125. GEORGE WARD was indicted for feloniously stealing, on the 5th of January , seven mats, value 7s. the property of Thomas Jenkins and James Cockran .

THOMAS JENKINS sworn. - I live in the New Road: On Tuesday, the 5th of January, about seven in the evening, I sent George Wheeler to see after the fire in the stoves belonging to the hothouses; he came back to me, and in consequence of what he told me, I went to the green-house, and missed the mats from the green-house, where we had a great quantity of valuable plants; there had been a very heavy fall of snow, and I got a light to see if I could track the thief, but as soon as I got a candle, I heard a cry of, here he goes; I went in pursuit, but could not find him; I came back, and then tried if I could track him any other way; I went another way, and over a fence I found the mats-tied up, as they are now, upon the prisoner's shoulder, about two hundred yards from the nursery in the adjoining field, it was very dark; I was within a yard of him before I saw him; we then took him to the watch-house; I know them to be mine by the number of them, and they were new mats; they were wet when I lost them, and the mats I found upon the prisoner were wet; it was a deep snow, and there was a track of no other foot but his; he told us which way he came in.

Q. Did you make him any promise or threat? - A. None; he said he got over the pales, and saw some smoke, and he made to the smoke for a lodging, he saw these mats, and he took them off; they were Prussia mats.

GEORGE WITHERS sworn. - I work in Mr. Jenkins's garden; I went to look after the fires, and missed the mats; I informed Mr. Jenkins of it, and we went in pursuit of the thief; we found some bits of matting upon the ground as we went along in pursuit of the thief; we found him with the mats upon him in the field adjoining the grounds; they were the same number of mats that we lost; the snow had been on them, and they were wet; I have no doubt of their being the mats we lost; the prisoner said, he took them for want.

Prisoner's defence. I had been very ill for aboveeight weeks; I had no money to pay for my lodging, and seeing the smoke in the ground, I thought I might find a place to lay down there.

GUILTY , aged 59.

Fined 1s. and discharged.

First Middlesex Jury, before Mr. Common Serjeant.

126. JOHN STANLEY and WILLIAM BEVANS , were indicted for that they, on the 8th of January , upon John King , maliciously and feloniously did make an assault, and with menaces, and in a forcible manner, did demand the money of the said John, with intent to rob him .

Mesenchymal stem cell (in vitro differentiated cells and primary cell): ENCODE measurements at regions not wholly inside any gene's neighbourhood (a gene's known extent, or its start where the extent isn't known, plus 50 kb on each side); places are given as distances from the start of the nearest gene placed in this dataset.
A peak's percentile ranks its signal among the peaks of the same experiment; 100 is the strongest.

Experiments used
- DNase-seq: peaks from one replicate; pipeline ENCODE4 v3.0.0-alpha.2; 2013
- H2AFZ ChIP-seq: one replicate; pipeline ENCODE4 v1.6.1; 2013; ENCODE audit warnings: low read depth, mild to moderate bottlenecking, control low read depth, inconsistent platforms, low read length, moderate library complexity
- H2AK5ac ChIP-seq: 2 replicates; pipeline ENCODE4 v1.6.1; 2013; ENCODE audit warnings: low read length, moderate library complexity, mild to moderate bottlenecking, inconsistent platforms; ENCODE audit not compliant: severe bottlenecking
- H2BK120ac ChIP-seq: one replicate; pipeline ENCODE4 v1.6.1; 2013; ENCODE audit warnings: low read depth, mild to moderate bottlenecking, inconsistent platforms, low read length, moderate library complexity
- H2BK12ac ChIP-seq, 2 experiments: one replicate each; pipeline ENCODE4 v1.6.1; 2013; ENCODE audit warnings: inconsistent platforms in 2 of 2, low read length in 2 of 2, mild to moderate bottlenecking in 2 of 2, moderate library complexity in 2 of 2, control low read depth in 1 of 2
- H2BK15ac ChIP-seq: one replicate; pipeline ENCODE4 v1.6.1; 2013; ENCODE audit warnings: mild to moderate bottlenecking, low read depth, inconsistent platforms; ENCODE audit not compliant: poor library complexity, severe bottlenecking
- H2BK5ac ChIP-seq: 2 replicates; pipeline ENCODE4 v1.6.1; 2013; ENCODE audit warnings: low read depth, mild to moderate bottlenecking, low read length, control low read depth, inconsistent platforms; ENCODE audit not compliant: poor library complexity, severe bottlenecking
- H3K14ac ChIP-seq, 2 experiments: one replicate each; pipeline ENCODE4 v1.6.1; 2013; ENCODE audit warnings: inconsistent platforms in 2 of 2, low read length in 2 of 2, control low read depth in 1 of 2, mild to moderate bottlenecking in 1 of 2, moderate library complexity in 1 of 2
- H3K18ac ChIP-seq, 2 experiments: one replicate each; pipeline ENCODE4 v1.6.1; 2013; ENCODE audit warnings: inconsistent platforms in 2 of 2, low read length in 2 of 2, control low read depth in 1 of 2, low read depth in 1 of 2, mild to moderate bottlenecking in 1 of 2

The prosecutor being under twelve years of age, and not knowing the nature of an oath, the prisoners were

Both ACQUITTED .

First Middlesex Jury, before Mr. Recorder.

127. NELLY MACDONALD was indicted for feloniously stealing, on the 19th of December , a half-guinea , the property of John Richardson .

The prosecutor was called, but not appearing, his recognizance was ordered to be estreated.

NOT GUILTY .

First Middlesex Jury, before Mr. Recorder.

128. THOMAS HAYES was indicted for feloniously stealing, on the 14th of December sixteen, yards of printed cotton, value 38s. the property of Joseph Craig , and Benjamin Webb .

JAMES BRYAN sworn. - I am shopman to Craig and Webb, No. 316, Holborn : On the 14th of December, about seven o'clock, I was behind the counter, and saw a print drawn from the door; I pursued him, and he dropped it; I saw him by the light of the candle, in the White-hart window, Chancery-lane; he had on a white waistcoat, an apron, and a great-coat.

JOHN PRICE sworn. - I saw the prisoner run down Chancery-lane, with a piece of cotton dragging along the pavement; I run after him, and he turned into Southampton-buildings; he was taken, and on opening his apron, a shawl dropped from it which we could not find an owner for; he denied it then, but the next day he said, I'll be d - d if this is not the first thing that ever I stole, and should not have done it if I had not been drunk.

( William Day produced the cotton which was identified.)

Prisoner's defence. On Monday, as I was going along Holborn, some cloth was drawn from the door by some person; there was a person with a white apron and white jacket, looking at it; it hung on my feet, and I stopped to disemangle myself from it; being rather in liquor, and seeing some people coming, I strove to get away; they took me, and I said I never was before a Justice in my life.

The prisoner called three witnesses, who gave him a good character. GUILTY , aged 25.

Transported for seven years .

Second Middlesex Jury, before the Lord Chief Baron

129. ANN DIXON was indicted for feloniously stealing, on the 4th of December , four gowns, value 4l. Is. the property of James Shipley , in the dwelling-house of James Gray .